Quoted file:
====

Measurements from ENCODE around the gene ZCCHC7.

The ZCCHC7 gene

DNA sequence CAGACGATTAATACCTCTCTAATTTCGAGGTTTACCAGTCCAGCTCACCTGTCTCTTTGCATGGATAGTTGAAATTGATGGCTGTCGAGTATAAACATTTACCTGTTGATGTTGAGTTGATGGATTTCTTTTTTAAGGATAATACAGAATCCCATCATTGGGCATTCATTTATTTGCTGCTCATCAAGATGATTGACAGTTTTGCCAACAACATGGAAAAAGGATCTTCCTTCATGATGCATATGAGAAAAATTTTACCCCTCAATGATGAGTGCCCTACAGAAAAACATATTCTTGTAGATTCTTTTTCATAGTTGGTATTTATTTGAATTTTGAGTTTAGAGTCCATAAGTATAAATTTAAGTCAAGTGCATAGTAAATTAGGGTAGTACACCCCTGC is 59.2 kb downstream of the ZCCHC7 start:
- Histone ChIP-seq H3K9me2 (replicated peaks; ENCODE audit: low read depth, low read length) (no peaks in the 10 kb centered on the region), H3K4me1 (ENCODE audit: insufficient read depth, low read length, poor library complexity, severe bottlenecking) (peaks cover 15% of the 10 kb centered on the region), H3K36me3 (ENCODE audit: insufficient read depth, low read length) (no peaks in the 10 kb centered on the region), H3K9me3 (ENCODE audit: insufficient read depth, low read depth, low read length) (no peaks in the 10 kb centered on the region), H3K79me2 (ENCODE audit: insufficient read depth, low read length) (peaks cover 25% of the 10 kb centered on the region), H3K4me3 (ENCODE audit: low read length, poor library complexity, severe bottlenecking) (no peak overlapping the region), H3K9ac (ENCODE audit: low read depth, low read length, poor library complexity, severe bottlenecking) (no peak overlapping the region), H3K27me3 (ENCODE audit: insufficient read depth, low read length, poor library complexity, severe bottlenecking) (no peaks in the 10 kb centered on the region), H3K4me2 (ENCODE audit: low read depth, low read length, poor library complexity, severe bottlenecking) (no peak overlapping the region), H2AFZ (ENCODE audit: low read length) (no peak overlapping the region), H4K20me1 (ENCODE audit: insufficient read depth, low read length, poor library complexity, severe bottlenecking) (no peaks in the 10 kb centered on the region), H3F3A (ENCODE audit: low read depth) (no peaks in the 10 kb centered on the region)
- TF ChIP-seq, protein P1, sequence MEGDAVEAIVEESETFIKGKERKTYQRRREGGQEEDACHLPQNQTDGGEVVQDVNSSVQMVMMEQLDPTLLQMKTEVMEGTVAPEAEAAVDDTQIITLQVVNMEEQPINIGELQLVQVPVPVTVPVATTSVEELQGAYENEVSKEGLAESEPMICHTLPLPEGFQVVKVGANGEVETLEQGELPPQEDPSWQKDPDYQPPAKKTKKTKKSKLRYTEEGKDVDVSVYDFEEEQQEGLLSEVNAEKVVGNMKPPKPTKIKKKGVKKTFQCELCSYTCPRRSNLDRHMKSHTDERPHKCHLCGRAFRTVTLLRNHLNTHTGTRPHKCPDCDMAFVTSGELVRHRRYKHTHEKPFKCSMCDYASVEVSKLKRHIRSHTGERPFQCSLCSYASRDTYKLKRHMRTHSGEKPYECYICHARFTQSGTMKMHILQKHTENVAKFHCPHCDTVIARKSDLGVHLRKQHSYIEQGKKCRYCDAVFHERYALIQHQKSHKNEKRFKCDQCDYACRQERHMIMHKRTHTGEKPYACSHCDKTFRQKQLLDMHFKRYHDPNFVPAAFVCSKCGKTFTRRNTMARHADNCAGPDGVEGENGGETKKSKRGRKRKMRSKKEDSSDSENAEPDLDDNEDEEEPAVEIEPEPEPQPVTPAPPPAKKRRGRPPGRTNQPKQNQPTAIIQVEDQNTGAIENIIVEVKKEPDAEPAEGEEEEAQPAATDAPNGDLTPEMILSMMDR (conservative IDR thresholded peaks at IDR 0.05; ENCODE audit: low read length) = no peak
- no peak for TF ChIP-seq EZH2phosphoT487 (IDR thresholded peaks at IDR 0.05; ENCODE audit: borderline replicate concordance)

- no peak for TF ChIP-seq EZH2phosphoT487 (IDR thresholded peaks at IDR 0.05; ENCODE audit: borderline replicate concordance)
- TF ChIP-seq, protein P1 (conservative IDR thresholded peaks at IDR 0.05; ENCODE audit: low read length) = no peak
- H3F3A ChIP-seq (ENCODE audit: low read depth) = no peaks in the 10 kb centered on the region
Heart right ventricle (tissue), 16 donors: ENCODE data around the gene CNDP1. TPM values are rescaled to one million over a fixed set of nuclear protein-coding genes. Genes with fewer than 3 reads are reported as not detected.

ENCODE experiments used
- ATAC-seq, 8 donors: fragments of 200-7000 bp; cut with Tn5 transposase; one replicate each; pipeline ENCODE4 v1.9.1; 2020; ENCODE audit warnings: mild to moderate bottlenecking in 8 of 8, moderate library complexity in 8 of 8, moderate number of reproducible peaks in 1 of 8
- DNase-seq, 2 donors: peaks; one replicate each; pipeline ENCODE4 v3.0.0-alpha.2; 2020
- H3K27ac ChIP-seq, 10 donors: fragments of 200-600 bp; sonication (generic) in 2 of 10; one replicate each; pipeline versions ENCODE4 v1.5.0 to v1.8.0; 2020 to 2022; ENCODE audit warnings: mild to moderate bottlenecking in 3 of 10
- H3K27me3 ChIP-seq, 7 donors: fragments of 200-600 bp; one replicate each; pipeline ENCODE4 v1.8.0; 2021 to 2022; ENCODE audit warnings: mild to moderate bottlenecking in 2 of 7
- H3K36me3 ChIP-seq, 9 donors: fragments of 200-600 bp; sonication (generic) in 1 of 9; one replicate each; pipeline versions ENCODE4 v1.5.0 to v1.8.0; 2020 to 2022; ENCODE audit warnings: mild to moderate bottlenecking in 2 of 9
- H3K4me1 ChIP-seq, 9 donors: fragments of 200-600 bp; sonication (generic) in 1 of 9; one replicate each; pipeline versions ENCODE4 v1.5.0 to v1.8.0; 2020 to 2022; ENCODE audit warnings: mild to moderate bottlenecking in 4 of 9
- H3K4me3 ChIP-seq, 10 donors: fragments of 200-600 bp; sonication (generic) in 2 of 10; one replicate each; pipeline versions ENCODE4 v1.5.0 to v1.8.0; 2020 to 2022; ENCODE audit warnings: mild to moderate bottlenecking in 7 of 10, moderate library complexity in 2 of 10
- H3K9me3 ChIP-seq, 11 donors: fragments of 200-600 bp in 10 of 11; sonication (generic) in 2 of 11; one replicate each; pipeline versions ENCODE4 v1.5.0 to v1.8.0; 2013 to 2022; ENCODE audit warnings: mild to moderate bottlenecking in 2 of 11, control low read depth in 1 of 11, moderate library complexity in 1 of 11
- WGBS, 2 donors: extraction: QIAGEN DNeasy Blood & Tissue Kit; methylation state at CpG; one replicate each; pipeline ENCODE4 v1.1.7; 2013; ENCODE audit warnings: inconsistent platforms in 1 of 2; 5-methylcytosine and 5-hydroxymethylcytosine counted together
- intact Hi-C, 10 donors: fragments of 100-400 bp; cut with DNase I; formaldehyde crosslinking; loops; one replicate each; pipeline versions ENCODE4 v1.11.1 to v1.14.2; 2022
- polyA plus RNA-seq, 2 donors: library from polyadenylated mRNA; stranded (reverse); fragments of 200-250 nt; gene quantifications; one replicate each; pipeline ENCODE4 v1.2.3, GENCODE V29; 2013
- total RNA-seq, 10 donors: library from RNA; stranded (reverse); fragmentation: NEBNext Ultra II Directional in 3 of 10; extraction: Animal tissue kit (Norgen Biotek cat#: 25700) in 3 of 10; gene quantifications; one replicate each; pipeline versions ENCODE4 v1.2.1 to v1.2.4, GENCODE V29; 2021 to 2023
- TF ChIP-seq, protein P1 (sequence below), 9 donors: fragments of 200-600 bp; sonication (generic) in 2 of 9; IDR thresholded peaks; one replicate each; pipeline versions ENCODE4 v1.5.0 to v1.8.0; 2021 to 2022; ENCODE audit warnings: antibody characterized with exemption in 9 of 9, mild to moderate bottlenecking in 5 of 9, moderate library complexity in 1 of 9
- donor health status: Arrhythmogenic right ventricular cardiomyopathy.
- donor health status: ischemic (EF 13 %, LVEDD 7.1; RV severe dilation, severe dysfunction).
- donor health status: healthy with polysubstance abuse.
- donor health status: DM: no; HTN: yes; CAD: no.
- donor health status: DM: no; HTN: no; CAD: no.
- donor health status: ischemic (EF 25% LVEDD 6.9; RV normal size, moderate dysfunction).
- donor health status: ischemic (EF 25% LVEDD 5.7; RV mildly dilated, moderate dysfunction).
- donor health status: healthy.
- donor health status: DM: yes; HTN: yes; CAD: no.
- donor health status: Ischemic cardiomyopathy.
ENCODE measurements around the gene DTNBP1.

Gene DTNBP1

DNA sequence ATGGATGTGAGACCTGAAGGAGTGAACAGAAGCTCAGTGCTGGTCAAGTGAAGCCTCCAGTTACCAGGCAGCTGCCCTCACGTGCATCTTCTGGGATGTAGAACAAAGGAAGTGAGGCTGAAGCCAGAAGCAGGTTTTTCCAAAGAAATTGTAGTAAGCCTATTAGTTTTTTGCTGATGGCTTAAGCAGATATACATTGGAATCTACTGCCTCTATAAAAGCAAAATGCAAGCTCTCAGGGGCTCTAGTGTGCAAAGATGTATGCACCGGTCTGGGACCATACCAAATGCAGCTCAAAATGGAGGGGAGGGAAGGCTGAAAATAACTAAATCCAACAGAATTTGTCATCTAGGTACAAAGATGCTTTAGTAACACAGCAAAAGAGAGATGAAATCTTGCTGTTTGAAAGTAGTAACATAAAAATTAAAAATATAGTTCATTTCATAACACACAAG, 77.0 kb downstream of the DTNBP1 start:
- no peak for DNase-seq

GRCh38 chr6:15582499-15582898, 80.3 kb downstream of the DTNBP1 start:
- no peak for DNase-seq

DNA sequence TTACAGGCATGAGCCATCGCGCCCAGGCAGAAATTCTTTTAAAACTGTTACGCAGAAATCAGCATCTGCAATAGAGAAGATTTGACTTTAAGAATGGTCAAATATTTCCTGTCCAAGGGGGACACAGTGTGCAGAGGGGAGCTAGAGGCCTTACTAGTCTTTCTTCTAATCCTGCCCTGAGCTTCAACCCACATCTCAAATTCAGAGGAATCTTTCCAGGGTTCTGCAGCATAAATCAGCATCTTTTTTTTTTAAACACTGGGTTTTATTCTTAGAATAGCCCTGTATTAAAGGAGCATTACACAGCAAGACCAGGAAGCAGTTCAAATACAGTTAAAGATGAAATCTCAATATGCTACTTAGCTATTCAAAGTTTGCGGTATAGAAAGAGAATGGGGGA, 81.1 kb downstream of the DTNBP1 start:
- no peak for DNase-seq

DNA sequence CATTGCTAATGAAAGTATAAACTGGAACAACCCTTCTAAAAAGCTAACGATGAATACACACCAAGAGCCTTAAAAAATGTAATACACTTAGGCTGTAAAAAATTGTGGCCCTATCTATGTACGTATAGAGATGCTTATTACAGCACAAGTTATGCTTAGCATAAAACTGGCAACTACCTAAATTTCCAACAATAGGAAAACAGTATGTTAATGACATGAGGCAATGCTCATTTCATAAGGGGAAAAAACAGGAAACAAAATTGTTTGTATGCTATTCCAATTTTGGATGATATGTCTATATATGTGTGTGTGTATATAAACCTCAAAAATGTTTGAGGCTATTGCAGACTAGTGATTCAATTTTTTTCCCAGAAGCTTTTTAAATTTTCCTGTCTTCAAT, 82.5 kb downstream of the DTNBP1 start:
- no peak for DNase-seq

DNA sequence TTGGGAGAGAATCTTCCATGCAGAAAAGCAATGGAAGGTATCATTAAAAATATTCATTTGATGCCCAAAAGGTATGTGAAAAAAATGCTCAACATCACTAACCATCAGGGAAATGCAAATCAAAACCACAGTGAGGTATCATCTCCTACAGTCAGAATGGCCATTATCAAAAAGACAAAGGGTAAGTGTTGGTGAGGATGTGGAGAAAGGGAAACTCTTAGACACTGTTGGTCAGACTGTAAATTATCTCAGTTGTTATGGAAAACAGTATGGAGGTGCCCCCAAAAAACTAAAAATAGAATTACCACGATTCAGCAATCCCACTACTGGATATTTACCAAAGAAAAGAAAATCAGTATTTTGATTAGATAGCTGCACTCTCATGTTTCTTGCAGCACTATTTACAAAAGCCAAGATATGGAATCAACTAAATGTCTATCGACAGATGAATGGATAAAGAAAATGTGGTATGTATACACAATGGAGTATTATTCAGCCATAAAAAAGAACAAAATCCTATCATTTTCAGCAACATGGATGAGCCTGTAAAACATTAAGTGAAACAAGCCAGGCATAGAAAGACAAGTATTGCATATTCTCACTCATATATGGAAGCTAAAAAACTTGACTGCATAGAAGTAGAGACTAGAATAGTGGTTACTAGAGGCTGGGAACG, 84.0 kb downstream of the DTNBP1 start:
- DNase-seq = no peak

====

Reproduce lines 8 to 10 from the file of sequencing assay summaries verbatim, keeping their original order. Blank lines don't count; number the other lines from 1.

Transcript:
- TF ChIP-seq, protein P1 (conservative IDR thresholded peaks at IDR 0.05; ENCODE audit: low read length) = no peak
- H3F3A ChIP-seq (ENCODE audit: low read depth) = no peaks in the 10 kb centered on the region
Heart right ventricle (tissue), 16 donors: ENCODE data around the gene CNDP1. TPM values are rescaled to one million over a fixed set of nuclear protein-coding genes. Genes with fewer than 3 reads are reported as not detected.